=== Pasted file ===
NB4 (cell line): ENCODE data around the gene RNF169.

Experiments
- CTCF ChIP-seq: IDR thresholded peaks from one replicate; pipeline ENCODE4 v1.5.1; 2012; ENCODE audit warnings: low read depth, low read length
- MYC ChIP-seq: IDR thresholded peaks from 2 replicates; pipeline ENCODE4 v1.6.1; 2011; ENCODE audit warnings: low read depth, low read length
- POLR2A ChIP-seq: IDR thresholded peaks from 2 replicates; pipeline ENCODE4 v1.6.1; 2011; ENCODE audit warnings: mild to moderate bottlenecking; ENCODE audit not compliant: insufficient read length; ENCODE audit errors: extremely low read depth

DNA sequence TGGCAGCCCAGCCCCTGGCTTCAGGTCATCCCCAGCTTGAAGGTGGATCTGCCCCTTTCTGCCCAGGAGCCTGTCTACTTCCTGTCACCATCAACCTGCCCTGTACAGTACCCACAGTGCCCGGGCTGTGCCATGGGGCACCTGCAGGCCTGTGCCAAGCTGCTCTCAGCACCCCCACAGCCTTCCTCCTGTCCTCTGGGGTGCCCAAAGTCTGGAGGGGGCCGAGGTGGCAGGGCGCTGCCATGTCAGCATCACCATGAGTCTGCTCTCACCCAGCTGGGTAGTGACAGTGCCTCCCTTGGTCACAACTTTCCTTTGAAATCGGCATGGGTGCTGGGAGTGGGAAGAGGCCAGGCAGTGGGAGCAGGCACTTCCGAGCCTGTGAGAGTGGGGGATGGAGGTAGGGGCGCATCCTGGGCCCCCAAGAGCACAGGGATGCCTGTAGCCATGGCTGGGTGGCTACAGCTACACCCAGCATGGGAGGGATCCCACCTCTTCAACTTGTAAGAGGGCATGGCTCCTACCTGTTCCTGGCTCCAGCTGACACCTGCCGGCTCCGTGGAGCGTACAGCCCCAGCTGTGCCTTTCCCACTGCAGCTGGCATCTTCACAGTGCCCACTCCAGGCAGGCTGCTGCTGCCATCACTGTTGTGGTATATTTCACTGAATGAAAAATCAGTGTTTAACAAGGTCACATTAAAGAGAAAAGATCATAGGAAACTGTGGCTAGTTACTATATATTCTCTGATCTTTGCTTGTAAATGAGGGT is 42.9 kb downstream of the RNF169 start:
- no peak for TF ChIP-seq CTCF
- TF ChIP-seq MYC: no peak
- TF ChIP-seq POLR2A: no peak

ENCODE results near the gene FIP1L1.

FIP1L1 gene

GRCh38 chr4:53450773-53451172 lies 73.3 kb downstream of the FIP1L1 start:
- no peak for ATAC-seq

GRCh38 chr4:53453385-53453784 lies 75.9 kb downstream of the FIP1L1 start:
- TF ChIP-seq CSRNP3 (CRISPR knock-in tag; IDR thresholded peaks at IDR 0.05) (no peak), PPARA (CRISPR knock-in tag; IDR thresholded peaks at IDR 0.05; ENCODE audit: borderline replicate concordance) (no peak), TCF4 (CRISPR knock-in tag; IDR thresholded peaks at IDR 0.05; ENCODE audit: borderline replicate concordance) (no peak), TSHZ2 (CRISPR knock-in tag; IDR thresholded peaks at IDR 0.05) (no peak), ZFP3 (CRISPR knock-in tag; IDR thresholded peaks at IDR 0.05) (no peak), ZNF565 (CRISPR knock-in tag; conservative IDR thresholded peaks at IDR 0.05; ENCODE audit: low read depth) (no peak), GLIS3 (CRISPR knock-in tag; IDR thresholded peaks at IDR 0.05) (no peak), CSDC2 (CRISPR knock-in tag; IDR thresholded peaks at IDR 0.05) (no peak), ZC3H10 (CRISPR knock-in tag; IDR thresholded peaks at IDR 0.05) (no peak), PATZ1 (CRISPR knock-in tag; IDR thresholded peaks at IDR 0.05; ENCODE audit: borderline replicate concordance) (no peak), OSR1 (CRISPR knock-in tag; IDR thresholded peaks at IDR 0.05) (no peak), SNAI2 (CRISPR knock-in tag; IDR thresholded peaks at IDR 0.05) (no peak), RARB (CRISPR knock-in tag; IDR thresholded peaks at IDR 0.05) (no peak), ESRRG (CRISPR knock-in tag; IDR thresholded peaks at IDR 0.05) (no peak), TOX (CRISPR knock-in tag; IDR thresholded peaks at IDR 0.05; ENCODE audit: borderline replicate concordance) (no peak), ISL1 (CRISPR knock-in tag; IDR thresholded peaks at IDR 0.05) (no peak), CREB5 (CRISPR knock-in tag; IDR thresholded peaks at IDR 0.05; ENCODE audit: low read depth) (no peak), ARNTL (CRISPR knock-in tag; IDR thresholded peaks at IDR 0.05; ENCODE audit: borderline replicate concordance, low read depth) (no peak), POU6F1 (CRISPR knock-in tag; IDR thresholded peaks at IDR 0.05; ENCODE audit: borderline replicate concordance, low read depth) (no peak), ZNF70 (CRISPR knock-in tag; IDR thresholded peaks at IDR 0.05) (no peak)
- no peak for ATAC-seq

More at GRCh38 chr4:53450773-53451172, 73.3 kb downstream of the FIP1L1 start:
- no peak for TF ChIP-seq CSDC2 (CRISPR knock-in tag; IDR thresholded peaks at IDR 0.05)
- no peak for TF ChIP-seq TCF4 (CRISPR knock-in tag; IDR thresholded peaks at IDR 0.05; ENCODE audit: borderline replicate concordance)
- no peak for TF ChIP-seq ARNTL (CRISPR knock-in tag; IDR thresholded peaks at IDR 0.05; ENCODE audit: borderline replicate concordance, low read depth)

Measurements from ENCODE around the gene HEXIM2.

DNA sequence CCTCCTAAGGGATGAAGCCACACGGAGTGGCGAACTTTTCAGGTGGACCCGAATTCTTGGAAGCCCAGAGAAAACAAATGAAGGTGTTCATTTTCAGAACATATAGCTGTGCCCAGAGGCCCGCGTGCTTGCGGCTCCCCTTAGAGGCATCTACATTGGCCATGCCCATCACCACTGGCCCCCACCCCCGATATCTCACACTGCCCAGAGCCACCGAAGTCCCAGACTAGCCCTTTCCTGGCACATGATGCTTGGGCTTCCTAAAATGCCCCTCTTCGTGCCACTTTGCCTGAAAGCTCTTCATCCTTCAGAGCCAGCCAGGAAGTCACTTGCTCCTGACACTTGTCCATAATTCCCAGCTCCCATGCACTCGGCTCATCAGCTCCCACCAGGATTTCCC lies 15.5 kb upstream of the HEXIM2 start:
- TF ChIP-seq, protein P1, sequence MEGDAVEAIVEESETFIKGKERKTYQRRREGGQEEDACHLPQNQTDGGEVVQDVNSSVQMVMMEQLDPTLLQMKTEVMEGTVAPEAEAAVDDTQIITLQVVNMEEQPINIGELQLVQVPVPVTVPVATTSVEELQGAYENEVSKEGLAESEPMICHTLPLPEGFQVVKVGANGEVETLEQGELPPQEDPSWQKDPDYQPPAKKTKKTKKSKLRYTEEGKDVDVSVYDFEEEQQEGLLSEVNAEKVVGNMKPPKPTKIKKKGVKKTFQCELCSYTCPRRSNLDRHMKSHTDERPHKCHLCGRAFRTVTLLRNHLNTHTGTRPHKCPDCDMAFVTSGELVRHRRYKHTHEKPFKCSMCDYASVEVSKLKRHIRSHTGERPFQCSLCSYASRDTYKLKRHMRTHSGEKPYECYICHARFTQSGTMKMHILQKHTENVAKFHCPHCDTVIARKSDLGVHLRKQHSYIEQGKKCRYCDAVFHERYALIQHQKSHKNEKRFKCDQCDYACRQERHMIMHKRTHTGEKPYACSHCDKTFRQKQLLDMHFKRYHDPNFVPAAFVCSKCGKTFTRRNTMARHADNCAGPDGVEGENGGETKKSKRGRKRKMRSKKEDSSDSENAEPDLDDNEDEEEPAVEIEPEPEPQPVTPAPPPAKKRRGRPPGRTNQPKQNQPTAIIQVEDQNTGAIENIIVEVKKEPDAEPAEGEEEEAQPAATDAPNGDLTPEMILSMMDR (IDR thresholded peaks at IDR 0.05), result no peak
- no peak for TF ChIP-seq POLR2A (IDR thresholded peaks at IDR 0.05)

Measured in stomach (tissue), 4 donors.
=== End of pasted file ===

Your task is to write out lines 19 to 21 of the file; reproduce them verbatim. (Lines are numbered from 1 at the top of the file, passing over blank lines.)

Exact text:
- no peak for TF ChIP-seq TCF4 (CRISPR knock-in tag; IDR thresholded peaks at IDR 0.05; ENCODE audit: borderline replicate concordance)
- no peak for TF ChIP-seq ARNTL (CRISPR knock-in tag; IDR thresholded peaks at IDR 0.05; ENCODE audit: borderline replicate concordance, low read depth)

Measurements from ENCODE around the gene HEXIM2.